Between the AIDS crisis, attacks on the National Endowment for the Arts, and the Miss Saigon controversy, artists and activists in the early ’90s needed to find new ways to build solidarity and counter invisibility. Founded in 1991, the Asian American Writers Workshop (AAWW) was a product of these times.
Join a discussion with two of the organization’s co-founders – Curtis Chin, award-winning writer and documentary filmmaker, and acclaimed novelist Bino Realuyo – and learn how the AAWW built the foundation from its roots. The discussion will be moderated by Vivian Louie, Director of the Asian American Studies Center and Program at Hunter College and Professor of Urban Policy and Planning.
RSVP WITH THE LINK BELOW bit.ly/aas1020 Co-sponsored by Hunter College’s English Dept., Sociology Dept., and The Urban Policy & Planning Dept.
If you’re in the mood for an addictive and charming summer read, come hear authors Diksha Basu and Cheryl Lu-Lien Tan read new novels about social climbing, love, and the drive to strike it rich. Basu’s The Windfall portrays the rise of the Delhi rich from the perspective of a nouveau riche family that’s just hit the Internet jackpot; the book made Crazy Rich Asians author Kevin Kwan laugh so hard he almost fell out of bed.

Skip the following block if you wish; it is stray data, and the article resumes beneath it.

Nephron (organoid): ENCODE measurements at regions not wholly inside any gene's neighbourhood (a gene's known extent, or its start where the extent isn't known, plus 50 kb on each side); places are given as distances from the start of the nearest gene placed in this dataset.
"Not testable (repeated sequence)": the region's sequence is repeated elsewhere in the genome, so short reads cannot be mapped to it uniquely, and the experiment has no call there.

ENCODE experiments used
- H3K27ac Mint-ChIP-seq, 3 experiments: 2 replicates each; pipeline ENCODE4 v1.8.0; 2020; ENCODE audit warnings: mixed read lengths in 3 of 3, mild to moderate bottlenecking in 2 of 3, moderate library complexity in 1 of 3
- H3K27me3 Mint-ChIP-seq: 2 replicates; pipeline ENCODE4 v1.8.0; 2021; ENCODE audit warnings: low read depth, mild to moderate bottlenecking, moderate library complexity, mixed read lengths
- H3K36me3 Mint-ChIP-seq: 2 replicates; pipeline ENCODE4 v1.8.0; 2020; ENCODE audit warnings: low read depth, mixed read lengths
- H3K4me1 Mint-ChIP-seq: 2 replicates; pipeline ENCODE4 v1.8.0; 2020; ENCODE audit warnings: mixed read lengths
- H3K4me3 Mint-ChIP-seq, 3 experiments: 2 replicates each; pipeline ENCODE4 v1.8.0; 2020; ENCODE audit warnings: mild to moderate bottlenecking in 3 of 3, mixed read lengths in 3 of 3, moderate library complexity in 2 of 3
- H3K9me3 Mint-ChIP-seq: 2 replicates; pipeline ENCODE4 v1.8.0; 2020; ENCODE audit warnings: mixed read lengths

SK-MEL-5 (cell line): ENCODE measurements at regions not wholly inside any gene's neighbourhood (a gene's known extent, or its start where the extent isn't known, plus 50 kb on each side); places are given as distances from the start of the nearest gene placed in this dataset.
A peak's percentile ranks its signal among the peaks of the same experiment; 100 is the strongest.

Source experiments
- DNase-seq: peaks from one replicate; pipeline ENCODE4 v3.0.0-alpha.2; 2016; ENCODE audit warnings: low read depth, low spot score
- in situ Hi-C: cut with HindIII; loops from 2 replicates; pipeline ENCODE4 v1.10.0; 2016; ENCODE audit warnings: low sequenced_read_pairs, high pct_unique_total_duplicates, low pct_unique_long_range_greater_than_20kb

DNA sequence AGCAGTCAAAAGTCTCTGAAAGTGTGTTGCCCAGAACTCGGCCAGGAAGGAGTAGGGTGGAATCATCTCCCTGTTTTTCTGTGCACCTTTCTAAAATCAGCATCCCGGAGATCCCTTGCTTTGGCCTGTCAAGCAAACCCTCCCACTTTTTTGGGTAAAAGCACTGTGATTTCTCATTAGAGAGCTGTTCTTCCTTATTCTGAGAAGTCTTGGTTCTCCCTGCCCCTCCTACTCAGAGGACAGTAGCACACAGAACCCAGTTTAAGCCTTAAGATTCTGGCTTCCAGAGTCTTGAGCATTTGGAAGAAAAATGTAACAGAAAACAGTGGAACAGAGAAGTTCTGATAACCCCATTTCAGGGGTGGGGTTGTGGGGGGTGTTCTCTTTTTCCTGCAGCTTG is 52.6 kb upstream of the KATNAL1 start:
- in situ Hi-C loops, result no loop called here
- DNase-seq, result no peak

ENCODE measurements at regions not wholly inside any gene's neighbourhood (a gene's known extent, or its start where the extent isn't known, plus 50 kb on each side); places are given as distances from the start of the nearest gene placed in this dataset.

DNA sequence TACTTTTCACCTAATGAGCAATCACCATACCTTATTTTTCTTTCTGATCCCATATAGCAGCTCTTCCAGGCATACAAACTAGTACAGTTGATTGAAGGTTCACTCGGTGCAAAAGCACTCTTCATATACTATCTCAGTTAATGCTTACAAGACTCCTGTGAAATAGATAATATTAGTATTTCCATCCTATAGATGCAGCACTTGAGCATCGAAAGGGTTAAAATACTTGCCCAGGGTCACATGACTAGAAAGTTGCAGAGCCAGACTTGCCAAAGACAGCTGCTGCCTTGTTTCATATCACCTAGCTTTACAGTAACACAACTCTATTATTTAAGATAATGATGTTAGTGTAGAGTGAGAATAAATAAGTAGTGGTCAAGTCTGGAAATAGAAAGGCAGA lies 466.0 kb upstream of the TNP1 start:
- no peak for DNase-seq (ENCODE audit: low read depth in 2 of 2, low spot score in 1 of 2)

Described as Jane Austen in Singlish, Cheryl Tan’s Sarong Party Girls follows a young material girl in the material world of the Singapore party scene, and her quest to nab a foreign husband.
Don’t miss these sharp, hilarious novels that mix comedy of manners, rom-com, and social satire in the age of globalized capital. They’ll speak with Jarry Lee, Deputy Books Editor for BuzzFeed News.
For more information, click the link in the title.
This Sunday, June 8, at the Issue Project Room in Brooklyn, the Asian American Writers’ Workshop is hosting its 2014 Publishing Conference. We encourage all AABANY members interested in writing & being published to attend. AABANY members Helen Wan & Blossom Kan have already been published. Who says lawyers can’t be writers (or at least have their writing read beyond the courthouse or law firms)?